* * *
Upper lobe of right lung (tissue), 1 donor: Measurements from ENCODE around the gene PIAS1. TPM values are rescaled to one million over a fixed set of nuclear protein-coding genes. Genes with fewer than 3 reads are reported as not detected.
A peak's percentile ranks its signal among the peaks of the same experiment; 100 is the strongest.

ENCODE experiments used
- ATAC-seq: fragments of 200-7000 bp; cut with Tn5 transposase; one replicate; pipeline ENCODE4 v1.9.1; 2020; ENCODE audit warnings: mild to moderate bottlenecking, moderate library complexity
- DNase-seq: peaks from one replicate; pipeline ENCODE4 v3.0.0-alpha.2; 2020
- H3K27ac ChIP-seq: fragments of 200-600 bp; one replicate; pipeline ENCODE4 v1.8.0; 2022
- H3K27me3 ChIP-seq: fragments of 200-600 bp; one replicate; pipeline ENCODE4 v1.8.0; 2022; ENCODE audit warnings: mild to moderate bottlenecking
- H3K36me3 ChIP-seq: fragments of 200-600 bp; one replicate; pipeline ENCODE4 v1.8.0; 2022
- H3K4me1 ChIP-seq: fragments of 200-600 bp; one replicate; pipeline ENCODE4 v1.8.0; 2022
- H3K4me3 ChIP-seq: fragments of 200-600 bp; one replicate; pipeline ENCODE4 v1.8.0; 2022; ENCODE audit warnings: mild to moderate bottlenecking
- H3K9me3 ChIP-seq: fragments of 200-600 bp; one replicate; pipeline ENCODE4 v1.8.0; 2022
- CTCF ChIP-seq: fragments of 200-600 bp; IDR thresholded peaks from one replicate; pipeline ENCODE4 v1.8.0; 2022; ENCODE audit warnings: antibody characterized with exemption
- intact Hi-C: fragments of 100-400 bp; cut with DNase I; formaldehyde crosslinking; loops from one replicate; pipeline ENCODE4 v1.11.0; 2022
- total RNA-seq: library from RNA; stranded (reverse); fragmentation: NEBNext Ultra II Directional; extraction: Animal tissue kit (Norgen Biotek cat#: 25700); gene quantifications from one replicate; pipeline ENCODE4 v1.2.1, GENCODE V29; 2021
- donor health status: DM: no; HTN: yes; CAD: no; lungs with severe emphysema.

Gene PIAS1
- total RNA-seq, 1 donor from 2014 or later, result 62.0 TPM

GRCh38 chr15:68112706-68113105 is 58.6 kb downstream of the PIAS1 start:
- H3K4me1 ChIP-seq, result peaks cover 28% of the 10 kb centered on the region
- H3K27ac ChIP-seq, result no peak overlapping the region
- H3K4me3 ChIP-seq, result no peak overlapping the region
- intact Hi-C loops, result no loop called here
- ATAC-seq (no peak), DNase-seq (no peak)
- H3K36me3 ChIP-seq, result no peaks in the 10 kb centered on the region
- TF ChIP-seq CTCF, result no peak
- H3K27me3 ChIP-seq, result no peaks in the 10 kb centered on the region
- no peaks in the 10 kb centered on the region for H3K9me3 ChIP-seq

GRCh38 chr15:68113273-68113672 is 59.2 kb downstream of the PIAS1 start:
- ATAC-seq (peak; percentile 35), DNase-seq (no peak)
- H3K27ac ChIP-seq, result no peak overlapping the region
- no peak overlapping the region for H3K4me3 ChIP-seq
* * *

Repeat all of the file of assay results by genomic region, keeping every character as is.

Upper lobe of right lung (tissue), 1 donor: Measurements from ENCODE around the gene PIAS1. TPM values are rescaled to one million over a fixed set of nuclear protein-coding genes. Genes with fewer than 3 reads are reported as not detected.
A peak's percentile ranks its signal among the peaks of the same experiment; 100 is the strongest.

ENCODE experiments used
- ATAC-seq: fragments of 200-7000 bp; cut with Tn5 transposase; one replicate; pipeline ENCODE4 v1.9.1; 2020; ENCODE audit warnings: mild to moderate bottlenecking, moderate library complexity
- DNase-seq: peaks from one replicate; pipeline ENCODE4 v3.0.0-alpha.2; 2020
- H3K27ac ChIP-seq: fragments of 200-600 bp; one replicate; pipeline ENCODE4 v1.8.0; 2022
- H3K27me3 ChIP-seq: fragments of 200-600 bp; one replicate; pipeline ENCODE4 v1.8.0; 2022; ENCODE audit warnings: mild to moderate bottlenecking
- H3K36me3 ChIP-seq: fragments of 200-600 bp; one replicate; pipeline ENCODE4 v1.8.0; 2022
- H3K4me1 ChIP-seq: fragments of 200-600 bp; one replicate; pipeline ENCODE4 v1.8.0; 2022
- H3K4me3 ChIP-seq: fragments of 200-600 bp; one replicate; pipeline ENCODE4 v1.8.0; 2022; ENCODE audit warnings: mild to moderate bottlenecking
- H3K9me3 ChIP-seq: fragments of 200-600 bp; one replicate; pipeline ENCODE4 v1.8.0; 2022
- CTCF ChIP-seq: fragments of 200-600 bp; IDR thresholded peaks from one replicate; pipeline ENCODE4 v1.8.0; 2022; ENCODE audit warnings: antibody characterized with exemption
- intact Hi-C: fragments of 100-400 bp; cut with DNase I; formaldehyde crosslinking; loops from one replicate; pipeline ENCODE4 v1.11.0; 2022
- total RNA-seq: library from RNA; stranded (reverse); fragmentation: NEBNext Ultra II Directional; extraction: Animal tissue kit (Norgen Biotek cat#: 25700); gene quantifications from one replicate; pipeline ENCODE4 v1.2.1, GENCODE V29; 2021
- donor health status: DM: no; HTN: yes; CAD: no; lungs with severe emphysema.

Gene PIAS1
- total RNA-seq, 1 donor from 2014 or later, result 62.0 TPM

GRCh38 chr15:68112706-68113105 is 58.6 kb downstream of the PIAS1 start:
- H3K4me1 ChIP-seq, result peaks cover 28% of the 10 kb centered on the region
- H3K27ac ChIP-seq, result no peak overlapping the region
- H3K4me3 ChIP-seq, result no peak overlapping the region
- intact Hi-C loops, result no loop called here
- ATAC-seq (no peak), DNase-seq (no peak)
- H3K36me3 ChIP-seq, result no peaks in the 10 kb centered on the region
- TF ChIP-seq CTCF, result no peak
- H3K27me3 ChIP-seq, result no peaks in the 10 kb centered on the region
- no peaks in the 10 kb centered on the region for H3K9me3 ChIP-seq

GRCh38 chr15:68113273-68113672 is 59.2 kb downstream of the PIAS1 start:
- ATAC-seq (peak; percentile 35), DNase-seq (no peak)
- H3K27ac ChIP-seq, result no peak overlapping the region
- no peak overlapping the region for H3K4me3 ChIP-seq